The swing-axle i.r.s. induces oversteer and the camber of the wheels must contribute to final instability but for normal cornering the road-holding and steering is a marked improvement over that of the 440 I tried. Sometimes the steering, with a small single-spoke wheel having under-rim finger serrations, stiffens up unaccountably and is anyway heavy towards full lock, but normally it is fairly light and precise and the action is positive and pleasant. There is virtually no castor-return action. It is geared 2 turns, lock-to-lock, plus a little sponge. Over rough ground the Skoda excells and no doubt the designers gave it a backbone chassis and all-round independent suspension with this in mind, rather than for high-speed cornering stability. (Menlo.: I must remember to ask Horace Gould why he regards this as a rally car. Continued on page 237
-in. carburetter engine. The Morris-Oxford and Austin use a higher axle ratio than the others when endowed with the manual gearbox, the M.G. and Riley gain in performance by having the more powerful engine with this axle ratio, and the Wolseley achieves effortless running by retaining the 4.3 axle with either transmission. The Farina-fins have been considerably reduced on all except the M.G. and Riley, which I prefer; if I were cornmitted to one of these cars, I think the Wolseley x6/6o would suit me best.
The first impression on driving this latest M.G. Magnette is the high seating position, redolent of the old ZB Magnette, with which the leather-cum-leathercloth upholstery and wood facia and fillets are in keeping, and this is followed by the realisation that the enlarged engine is just what the Magnette needed. Previously it was too staid for the” quick “model of the range but now it goes easily to an indicated 60 m.p.h. in 3rd gear and is noticeably more accelerative in this gear and the 4.3 to i top ratio. The absolute speedometer readings in the gears arc 30, 5o and 75 m.p.h.
The steering wheel is thick-rimmed and too high, so that the otherwise good forward visibility is impaired, while it is a pity that the plating on the half horn-ring reflects in the glass of the neat rigidly-hooded speedometer, especially as this instrument is mounted in a new matt-finish anti-dazzle panel, also accommodating separate oil-pressure gauge, temperature indicator, ammeter and fuel gauge. A separate Smiths clock (which gains) is located centrally, there is an under-facia shelf and a compact but commendably deep lockable cubby-hole, and flick switches look after wipers, lamps and panel lighting, the last two switches difficult to identify after dark. The heater/demister rotary controls are as on the Wolseley but the panel lighting fails to illuminate them. I liked the two-position panel lighting, for speedometer only, for all gauges and the clock and mileage indicators also, augmented by luminous figures on the speedometer dial.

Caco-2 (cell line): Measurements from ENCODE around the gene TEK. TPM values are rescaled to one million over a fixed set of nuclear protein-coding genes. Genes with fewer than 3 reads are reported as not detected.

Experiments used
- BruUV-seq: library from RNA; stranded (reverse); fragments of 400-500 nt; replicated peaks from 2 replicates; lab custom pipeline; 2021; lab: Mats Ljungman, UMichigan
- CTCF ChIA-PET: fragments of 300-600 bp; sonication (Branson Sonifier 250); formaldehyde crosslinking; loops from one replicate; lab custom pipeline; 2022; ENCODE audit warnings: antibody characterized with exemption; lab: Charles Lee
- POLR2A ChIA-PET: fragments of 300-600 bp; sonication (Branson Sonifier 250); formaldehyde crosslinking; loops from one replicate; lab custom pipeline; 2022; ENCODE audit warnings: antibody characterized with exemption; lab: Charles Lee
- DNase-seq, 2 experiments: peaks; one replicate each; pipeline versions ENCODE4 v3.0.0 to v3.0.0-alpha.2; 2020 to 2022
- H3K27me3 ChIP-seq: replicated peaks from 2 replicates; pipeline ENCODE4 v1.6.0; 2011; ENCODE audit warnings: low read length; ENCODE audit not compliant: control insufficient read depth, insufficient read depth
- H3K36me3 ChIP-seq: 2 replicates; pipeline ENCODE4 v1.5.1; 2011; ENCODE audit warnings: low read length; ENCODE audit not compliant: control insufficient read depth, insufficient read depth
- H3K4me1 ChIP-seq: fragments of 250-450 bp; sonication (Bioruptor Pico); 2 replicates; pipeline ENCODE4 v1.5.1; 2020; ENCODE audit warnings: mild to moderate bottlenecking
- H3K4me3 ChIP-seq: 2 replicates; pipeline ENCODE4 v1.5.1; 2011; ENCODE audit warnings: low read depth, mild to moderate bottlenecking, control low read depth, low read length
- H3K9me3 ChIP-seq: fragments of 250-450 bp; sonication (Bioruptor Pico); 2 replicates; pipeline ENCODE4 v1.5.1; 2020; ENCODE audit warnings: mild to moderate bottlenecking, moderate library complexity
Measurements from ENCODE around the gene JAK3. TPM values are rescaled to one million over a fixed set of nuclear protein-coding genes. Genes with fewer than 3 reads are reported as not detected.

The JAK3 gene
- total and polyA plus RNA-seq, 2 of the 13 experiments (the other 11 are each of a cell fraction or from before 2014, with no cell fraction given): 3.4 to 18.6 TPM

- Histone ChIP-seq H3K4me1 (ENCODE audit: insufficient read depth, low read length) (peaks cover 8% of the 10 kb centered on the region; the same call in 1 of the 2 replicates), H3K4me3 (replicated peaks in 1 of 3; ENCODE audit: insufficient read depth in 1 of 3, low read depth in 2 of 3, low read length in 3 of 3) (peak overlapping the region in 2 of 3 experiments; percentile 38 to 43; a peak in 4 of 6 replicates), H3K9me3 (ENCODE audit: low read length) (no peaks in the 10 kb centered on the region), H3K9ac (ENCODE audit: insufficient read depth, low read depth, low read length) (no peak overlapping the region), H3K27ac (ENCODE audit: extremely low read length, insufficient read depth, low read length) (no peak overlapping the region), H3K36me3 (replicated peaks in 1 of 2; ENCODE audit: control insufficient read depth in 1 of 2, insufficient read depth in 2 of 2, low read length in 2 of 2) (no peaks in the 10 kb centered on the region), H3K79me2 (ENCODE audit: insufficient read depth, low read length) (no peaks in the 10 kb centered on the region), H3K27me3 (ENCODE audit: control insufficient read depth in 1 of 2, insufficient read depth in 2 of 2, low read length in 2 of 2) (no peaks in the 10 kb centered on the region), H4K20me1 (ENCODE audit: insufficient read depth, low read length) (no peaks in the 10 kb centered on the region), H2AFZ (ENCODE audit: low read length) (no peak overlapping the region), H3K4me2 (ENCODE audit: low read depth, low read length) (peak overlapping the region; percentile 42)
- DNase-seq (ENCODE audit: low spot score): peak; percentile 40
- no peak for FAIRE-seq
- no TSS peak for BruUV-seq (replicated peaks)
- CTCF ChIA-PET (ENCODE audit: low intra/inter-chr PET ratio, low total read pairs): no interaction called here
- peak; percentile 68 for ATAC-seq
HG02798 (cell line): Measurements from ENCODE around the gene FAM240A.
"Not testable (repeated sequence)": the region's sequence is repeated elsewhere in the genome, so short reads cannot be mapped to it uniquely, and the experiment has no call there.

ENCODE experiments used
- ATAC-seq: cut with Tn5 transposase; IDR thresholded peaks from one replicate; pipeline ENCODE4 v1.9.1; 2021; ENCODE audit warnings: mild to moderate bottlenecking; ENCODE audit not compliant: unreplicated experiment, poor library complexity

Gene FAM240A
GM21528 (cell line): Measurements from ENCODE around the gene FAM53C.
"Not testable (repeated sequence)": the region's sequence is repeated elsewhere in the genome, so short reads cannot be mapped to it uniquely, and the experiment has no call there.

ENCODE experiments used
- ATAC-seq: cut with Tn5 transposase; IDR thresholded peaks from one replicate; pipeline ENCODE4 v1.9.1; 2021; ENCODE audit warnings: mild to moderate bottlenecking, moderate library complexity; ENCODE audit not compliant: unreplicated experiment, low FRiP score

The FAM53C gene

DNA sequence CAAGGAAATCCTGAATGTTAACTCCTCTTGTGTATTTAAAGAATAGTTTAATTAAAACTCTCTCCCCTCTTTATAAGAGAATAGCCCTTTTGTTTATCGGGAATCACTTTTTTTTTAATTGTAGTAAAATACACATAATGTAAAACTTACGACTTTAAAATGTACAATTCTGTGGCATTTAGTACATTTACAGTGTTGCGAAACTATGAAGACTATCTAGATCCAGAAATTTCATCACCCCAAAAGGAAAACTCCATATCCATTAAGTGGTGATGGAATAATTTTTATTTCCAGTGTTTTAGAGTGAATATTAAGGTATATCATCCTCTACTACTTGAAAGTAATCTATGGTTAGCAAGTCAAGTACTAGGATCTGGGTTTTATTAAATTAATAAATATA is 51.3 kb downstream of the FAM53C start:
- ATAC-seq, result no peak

The engine makes a good deal of noise at its task, tended to run-on, and was irritatingly slow to start on cold mornings, seeming to prefer no choke—which is cruel to the battery. The suspension is comfortable without being outstanding and roadholding has improved, with an understeer tendency but roll held in check on fast corners. The stubby central gear-lever is a delight to use, controlling a gear-change that is an outstanding feature of the car, the r.h. brake-lever of the Wolseley is fitted, and the brakes are adequate, although it would be nice to have at least a pair of discs on this fast model of the B.M.C. r.6-litre range. The steering could well be lighter, pulling as it does against castor action, there is little lost motion, but some sponge about the straight-ahead position detracts from accuracy ot control. Vibration rather than reaction is transmitted, and with the new gearing just under three turns, lock-to-lock, are required.